5. Gently fold in chocolate chips until evenly distributed and no more dry ingredients remain visible.
  6. Drop by 2 tbsp. on cookie sheets, leaving at least 2 inches of space between.  Bake 12-15 minutes, rotating sheets halfway through, or until golden brown and lightly crisped at the edges.
  7. Let cool several minutes on baking sheets before moving to racks to cool.

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Hamantashen!

The Jewish holiday of Purim was established, it is said, upon the day(s) that Mordecai the Jew and Queen Esther (also Jewish, Mordecai’s adopted daughter) triumphed over the evil Haman (the King’s council), whose plot was to have all the Jewish people in the kingdom killed.  Queen Esther prevailed upon the King to reverse the order, and he did, establishing that on this day, Jews would be allowed to kill their enemies instead.  Much rejoicing (and slaughtering!) ensued.  Mordecai and Esther then declared that Jewish people should keep this day as a day of celebration throughout the ages.

Today, many Jewish people celebrate Purim by reading the book of Esther, and bringing food to their friends and family, including the traditional pastry, hamantashen, Yiddish for “Haman’s ears.”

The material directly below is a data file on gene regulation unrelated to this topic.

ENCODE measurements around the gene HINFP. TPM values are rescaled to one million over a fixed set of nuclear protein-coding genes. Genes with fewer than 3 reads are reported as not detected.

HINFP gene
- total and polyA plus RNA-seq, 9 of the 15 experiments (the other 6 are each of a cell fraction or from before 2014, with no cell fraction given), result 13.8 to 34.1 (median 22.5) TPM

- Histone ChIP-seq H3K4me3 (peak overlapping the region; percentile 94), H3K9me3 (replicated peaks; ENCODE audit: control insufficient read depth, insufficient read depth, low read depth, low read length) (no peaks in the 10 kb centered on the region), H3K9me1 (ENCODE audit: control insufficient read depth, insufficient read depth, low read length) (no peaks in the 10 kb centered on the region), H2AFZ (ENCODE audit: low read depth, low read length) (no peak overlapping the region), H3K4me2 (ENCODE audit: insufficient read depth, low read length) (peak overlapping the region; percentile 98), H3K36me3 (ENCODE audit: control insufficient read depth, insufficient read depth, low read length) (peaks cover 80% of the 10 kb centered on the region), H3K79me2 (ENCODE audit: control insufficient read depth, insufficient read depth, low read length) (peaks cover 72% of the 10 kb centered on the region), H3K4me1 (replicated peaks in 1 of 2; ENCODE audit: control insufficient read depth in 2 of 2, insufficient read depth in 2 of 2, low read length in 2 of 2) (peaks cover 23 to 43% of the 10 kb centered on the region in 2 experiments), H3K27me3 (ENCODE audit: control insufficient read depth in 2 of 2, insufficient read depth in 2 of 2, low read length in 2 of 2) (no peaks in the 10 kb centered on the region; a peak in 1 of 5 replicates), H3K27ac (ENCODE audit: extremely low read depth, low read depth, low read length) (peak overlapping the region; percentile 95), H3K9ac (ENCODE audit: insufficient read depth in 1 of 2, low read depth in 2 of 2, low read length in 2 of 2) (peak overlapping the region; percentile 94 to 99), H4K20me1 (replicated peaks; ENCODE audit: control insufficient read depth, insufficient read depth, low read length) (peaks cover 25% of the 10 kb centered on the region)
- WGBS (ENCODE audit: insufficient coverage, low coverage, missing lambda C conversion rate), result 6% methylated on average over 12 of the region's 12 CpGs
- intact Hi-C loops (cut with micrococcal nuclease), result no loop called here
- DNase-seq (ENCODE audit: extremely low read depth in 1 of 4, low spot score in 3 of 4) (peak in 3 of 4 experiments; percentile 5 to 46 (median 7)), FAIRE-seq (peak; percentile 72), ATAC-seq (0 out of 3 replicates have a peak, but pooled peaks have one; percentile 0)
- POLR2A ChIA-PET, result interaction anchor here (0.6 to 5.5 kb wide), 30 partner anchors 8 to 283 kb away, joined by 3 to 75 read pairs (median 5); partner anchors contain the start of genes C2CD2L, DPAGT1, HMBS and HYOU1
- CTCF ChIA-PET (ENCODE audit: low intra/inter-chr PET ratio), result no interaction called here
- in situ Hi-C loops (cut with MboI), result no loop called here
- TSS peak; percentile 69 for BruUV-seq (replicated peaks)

Interestingly, I have never had hamentashen before, even having grown up Jewish.  They are so beloved that I couldn’t pass up making them this year.  Well, who am I kidding?  I can’t pass up an opportunity to make cookies pretty much any time.

The pastry dough I made for these was delicious, but the two fillings I made (poppyseed/raisin, and coconut) were sort of “eh.”  The ones we filled with Nutella and homemade tangelo marmelade, however, were delicious.

Hamantashen (makes about 24 cookies)

Ingredients:

  • 1 c. all-purpose flour
  • 1 c. whole wheat flour
  • 3/4 tsp. baking powder
  • 1/2 c. sugar
  • 1 egg
  • 6 tbsp. vegetable oil
  • 1 tsp. lemon zest
  • 2 tbsp. lemon juice
  • about 2/3 c. filling of your choice (traditional choices include poppyseed, fig, date, and prune, but you can really use anything)

Directions:

  1. Combine flours, baking powder and sugar in a food processor and pulse a few times to blend.  Beat egg with oil in a small bowl and add to the processor with lemon zest.  Pulse to combine.
  2. Add lemon juice 1 tbsp. at a time, pulsing after both additions.  Dough should be sticky.  Press into a ball, wrap in plastic wrap and refrigerate 4 hours or overnight.
  3. Remove dough from refrigerator and let sit 30 minutes.
  4. Roll out dough, one half at a time, about 1/8″ thick.  Using a 3-inch round cookie cutter, cut out rounds of dough.  Place about a teaspoon of filling in the center of each, and shape the hamantashen by pulling up three sides of the circle over the filling and pressing together.  Pinch the seams to seal.
  5. Refrigerate for 30 minutes.  Preheat the oven to 350 degrees and bake about 15 minutes or until golden brown.